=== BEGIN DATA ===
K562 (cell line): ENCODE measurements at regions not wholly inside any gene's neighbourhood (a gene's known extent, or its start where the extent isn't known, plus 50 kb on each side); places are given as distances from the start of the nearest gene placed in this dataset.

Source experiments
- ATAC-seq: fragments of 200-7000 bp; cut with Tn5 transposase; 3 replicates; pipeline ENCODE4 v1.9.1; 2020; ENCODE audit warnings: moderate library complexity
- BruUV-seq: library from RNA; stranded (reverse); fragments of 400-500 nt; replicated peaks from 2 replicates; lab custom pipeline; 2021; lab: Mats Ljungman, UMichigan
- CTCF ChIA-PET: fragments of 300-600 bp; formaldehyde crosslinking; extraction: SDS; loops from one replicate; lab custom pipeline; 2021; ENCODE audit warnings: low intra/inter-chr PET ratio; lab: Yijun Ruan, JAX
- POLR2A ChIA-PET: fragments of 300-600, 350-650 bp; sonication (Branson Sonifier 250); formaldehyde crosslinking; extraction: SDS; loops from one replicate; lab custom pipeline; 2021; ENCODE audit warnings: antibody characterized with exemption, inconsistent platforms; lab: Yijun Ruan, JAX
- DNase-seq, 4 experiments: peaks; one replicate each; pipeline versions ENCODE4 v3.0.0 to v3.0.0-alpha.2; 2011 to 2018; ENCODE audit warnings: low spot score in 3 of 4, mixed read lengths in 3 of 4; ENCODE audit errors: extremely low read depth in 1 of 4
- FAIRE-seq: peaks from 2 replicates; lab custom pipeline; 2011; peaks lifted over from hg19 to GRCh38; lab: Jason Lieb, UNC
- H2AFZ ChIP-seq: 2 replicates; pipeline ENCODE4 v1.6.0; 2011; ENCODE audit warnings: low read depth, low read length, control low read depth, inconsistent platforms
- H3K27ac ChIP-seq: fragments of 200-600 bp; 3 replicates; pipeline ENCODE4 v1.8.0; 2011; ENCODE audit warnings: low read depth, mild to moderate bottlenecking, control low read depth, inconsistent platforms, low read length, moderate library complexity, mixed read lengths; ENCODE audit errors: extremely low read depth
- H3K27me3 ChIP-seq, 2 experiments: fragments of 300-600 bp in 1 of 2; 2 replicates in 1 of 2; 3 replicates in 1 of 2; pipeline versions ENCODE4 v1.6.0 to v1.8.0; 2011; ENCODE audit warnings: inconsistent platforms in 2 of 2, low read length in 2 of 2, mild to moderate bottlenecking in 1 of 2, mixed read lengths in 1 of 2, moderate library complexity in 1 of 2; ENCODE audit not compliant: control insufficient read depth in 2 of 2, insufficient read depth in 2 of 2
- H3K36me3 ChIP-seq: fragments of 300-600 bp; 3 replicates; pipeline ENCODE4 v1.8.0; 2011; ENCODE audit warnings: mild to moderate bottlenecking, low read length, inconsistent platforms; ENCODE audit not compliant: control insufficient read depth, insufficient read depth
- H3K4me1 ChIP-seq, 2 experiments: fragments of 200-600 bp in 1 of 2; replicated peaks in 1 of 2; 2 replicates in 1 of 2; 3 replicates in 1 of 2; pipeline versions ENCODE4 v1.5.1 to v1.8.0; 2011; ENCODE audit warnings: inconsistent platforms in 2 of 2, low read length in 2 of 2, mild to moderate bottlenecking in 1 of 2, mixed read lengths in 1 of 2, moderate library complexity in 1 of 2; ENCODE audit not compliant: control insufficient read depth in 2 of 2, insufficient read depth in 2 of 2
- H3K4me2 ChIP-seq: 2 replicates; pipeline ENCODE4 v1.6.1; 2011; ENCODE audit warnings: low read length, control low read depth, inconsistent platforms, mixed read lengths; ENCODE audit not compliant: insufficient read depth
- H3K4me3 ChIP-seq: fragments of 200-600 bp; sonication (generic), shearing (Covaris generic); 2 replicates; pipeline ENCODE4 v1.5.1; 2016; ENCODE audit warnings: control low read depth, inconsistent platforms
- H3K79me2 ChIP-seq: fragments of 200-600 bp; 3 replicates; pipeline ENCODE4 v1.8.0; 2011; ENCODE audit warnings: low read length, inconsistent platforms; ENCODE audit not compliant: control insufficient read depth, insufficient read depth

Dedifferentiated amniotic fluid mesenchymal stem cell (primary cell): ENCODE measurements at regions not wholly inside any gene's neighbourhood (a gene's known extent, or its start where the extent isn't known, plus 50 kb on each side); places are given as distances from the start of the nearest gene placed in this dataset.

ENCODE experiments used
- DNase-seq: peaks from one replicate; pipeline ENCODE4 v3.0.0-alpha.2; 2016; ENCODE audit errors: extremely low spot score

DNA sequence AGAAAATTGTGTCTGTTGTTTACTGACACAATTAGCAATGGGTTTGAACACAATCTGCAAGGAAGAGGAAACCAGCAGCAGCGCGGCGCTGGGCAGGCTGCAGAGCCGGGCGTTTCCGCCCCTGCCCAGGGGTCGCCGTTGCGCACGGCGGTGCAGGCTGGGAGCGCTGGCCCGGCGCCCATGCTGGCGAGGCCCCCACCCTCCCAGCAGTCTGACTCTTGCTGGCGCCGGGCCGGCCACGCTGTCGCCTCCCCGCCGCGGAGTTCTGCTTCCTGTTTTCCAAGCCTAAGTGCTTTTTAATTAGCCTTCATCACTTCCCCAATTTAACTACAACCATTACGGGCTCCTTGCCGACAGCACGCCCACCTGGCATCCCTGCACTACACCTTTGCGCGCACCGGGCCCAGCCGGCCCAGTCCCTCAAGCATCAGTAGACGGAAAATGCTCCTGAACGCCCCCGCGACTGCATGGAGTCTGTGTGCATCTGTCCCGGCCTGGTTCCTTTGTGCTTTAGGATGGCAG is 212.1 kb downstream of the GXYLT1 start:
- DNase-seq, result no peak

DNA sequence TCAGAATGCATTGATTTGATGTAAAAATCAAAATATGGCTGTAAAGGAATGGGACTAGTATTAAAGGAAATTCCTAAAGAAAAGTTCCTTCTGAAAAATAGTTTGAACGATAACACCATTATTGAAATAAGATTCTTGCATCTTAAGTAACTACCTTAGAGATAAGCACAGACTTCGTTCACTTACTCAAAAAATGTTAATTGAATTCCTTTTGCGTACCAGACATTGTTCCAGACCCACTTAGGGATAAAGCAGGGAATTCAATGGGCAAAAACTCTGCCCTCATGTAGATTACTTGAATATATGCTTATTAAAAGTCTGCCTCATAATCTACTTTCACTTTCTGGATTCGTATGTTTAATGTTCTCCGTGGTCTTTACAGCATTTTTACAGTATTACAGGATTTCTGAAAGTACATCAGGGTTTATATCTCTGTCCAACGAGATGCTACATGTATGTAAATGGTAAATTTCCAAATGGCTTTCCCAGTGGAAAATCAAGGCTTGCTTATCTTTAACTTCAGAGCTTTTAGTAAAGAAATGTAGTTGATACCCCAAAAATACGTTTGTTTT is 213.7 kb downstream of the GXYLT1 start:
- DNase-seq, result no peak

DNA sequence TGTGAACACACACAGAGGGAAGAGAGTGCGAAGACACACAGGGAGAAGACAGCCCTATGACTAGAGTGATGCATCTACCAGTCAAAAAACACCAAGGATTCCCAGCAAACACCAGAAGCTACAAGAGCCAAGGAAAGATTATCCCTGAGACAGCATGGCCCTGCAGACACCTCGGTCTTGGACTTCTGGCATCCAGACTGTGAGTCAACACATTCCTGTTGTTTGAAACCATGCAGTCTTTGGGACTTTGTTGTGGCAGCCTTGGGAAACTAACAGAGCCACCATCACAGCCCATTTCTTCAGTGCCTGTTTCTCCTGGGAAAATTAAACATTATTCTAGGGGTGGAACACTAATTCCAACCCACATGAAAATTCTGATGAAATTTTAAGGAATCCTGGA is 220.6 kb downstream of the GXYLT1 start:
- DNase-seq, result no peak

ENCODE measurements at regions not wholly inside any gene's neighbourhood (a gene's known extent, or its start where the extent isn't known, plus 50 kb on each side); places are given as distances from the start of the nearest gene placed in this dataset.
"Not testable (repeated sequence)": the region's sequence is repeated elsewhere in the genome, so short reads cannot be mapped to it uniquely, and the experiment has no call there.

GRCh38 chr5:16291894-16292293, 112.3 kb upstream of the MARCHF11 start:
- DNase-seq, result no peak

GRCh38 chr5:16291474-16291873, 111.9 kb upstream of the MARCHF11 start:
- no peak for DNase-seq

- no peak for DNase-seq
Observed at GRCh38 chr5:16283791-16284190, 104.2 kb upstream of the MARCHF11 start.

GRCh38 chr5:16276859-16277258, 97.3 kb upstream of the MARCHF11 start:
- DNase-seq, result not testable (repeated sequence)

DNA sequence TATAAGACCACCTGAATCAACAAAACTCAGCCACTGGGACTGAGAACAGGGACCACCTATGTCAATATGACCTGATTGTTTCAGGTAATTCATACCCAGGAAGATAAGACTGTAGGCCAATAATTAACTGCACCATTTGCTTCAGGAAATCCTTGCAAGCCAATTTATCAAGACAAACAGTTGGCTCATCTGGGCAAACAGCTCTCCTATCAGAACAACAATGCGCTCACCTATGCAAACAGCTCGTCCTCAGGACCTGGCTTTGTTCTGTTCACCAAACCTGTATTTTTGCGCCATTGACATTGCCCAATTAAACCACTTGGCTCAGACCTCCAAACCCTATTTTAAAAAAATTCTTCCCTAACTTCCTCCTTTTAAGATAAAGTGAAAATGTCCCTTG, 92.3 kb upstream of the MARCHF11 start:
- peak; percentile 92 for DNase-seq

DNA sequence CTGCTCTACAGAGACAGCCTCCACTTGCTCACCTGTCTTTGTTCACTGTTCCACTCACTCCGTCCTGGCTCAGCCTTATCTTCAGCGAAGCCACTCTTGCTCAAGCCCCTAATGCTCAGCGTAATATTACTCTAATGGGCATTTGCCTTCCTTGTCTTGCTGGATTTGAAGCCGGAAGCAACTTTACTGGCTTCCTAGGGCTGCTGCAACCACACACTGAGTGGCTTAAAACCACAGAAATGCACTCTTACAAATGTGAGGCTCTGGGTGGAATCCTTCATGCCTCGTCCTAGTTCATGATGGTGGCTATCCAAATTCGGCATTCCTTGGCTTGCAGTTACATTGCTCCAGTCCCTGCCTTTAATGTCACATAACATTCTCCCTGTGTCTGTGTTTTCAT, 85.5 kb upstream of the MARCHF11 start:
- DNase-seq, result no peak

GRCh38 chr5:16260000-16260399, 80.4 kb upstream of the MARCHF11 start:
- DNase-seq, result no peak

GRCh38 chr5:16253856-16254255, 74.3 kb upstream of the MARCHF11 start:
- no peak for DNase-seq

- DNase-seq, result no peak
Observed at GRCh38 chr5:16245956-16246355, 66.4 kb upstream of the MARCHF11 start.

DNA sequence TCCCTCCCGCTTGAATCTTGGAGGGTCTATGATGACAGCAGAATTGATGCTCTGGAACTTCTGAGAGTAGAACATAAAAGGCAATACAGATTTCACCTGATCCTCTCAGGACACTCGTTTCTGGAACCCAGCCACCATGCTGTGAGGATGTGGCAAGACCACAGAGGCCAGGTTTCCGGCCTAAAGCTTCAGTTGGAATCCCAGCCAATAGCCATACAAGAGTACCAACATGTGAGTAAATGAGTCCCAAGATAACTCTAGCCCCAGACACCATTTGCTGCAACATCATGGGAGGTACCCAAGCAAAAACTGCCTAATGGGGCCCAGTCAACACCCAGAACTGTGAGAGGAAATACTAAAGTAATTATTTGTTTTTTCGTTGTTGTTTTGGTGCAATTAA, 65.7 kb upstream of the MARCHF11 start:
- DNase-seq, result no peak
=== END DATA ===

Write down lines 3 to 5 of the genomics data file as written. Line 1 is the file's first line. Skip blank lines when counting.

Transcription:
- ATAC-seq: fragments of 200-7000 bp; cut with Tn5 transposase; 3 replicates; pipeline ENCODE4 v1.9.1; 2020; ENCODE audit warnings: moderate library complexity
- BruUV-seq: library from RNA; stranded (reverse); fragments of 400-500 nt; replicated peaks from 2 replicates; lab custom pipeline; 2021; lab: Mats Ljungman, UMichigan
- CTCF ChIA-PET: fragments of 300-600 bp; formaldehyde crosslinking; extraction: SDS; loops from one replicate; lab custom pipeline; 2021; ENCODE audit warnings: low intra/inter-chr PET ratio; lab: Yijun Ruan, JAX